Last night it was cold, snow flurrying, and I was non-motivated. The OSU game was over so I rented a movie. I chose “Bad Moms” because I wanted to laugh. Okay, I did. There were some very inappropriate scenes and bad language but the overall point was spot on to how I have been feeling lately.

Parents these days are torn at every angle. Work has become 24/7 with technology and the demands to always be available. Even teachers get emails at 10:00 pm on a weeknight with a question or concern from a parent and we often answer them by 10:02 pm. It is tough to turn off our brains and relax.

The movie shows a mother doing her best at keeping up with all of the demands of work and a family; but she isn’t quite succeeding. She is often late for work, soccer practice, PTA meetings, and picking up her kids after school. She tries desperately to keep up, but life just gets in her way. Her husband is no help either.

She makes up her mind and quits trying to be “perfect”. She decides it is better to not be involved in all the (gluten free, GMO free, sugar free) bake sales, soccer mom extras, PTA politics, and pressuring of her children to make high grades all the time. She decides she wants to lessen the pressure on herself, and her children, so they are not so stressed all the time. She wants to enjoy life and she wants her 12 year old daughter to quit worrying about building her resume for college and be a kid.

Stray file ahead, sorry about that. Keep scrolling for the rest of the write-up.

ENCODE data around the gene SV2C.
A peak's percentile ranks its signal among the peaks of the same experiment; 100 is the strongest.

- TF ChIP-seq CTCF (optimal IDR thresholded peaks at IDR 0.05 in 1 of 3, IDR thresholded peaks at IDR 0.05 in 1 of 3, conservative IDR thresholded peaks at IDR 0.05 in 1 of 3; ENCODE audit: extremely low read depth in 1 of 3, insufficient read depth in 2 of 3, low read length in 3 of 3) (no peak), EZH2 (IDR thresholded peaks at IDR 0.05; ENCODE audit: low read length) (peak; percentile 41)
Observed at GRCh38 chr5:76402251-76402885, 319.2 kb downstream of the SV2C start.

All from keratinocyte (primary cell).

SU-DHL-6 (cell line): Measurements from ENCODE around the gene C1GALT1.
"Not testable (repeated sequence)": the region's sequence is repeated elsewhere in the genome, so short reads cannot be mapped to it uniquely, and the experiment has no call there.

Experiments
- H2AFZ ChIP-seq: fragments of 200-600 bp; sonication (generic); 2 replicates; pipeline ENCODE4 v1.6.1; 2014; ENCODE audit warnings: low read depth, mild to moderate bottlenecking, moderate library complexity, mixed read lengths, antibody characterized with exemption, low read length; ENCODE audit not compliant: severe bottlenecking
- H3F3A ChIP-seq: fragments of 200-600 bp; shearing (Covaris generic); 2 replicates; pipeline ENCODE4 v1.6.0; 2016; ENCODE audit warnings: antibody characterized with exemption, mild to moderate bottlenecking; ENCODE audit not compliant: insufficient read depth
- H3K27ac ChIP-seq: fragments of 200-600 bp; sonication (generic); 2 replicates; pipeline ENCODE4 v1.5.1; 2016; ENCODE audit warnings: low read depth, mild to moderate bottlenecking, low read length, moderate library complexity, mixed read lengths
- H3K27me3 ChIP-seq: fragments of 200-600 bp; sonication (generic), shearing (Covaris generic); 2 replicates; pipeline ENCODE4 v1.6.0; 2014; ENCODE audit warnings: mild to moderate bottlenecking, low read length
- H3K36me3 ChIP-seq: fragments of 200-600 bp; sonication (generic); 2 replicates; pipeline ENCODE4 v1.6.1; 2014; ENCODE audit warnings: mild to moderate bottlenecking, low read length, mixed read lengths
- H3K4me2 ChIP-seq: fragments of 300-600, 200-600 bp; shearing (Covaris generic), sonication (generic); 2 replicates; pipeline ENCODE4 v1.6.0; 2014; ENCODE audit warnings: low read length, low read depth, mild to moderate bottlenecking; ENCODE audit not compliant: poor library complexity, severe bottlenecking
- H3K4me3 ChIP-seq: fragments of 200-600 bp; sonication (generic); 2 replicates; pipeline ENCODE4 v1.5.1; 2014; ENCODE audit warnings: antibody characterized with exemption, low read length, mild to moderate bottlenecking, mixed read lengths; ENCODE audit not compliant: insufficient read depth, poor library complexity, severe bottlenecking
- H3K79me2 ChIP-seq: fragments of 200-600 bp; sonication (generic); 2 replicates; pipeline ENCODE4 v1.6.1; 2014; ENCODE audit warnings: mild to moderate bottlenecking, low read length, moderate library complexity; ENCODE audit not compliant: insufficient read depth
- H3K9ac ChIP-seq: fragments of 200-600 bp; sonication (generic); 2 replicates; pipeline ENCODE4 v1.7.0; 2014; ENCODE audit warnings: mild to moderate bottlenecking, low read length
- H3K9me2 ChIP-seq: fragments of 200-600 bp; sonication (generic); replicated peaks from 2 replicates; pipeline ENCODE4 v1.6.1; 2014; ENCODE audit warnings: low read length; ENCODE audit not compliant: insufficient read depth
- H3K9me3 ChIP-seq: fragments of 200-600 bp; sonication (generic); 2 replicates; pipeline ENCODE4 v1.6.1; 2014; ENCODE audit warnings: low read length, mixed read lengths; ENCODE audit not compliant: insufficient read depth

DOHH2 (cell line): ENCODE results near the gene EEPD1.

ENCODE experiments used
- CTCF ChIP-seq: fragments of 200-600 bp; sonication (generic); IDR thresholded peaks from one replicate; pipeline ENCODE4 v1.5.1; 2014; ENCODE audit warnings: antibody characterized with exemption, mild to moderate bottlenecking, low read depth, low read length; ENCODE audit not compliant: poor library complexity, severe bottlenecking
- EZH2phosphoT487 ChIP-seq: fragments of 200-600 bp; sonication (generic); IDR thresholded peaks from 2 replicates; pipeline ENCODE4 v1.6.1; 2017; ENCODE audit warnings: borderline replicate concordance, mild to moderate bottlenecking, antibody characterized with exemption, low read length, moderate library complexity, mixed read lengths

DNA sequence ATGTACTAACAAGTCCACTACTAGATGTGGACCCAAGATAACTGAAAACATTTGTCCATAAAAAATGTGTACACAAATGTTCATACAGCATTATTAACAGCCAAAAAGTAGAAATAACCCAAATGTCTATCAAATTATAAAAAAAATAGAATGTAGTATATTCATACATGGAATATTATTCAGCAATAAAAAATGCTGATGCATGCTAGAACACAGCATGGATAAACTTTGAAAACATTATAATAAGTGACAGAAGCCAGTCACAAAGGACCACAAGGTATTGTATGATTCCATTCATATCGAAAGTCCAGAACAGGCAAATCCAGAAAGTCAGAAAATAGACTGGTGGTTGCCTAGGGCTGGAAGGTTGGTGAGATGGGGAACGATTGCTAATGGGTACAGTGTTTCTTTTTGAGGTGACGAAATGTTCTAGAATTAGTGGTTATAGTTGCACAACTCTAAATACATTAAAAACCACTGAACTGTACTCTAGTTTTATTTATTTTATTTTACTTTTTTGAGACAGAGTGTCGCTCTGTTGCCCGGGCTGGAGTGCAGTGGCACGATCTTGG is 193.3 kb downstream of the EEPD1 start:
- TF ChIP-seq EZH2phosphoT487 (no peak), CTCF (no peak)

Anyone else feeling this way? I know I get overwhelmed when I keep working harder and trying harder and I never really seem to get caught up. Somewhere I feel I am failing. My husband is upset with me over something I have done or not done, my kids complain about dinner, or me being 2 minutes late to pick them up, or some random piece of paperwork was due yesterday at work so my principal is annoyed, or my students want their graded tests back by the end of the day. Fail, fail, fail, but I am doing my best.

Although I laughed my head off at the ridiculously exaggerated scenes, although maybe not that exaggerated, I felt like it was the “perfect” movie for me to watch on a cold Saturday night. We are all trying and the point that she kept bringing up is that we should QUIT JUDGING each other so harshly!

Everyone has something they are battling and no one is perfect. Quit the comments about weight, or food choices, or life styles. Quit the comments about test scores, or college choices, or cars and houses. Quit the constant comparisons and criticizing opinions.

This behavior is all we see every day everywhere. On television and social media everyone has an opinion. Maybe we should try to be kinder and less judgmental. Maybe our children will learn to be better citizens and have more tolerance for others if we model compassion instead of judgment.

So, if I am a bad mom so what? I am not perfect, and by the way, either are you! We should build each other up instead of tearing each other down! Let’s all try, okay?


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Reaching All Students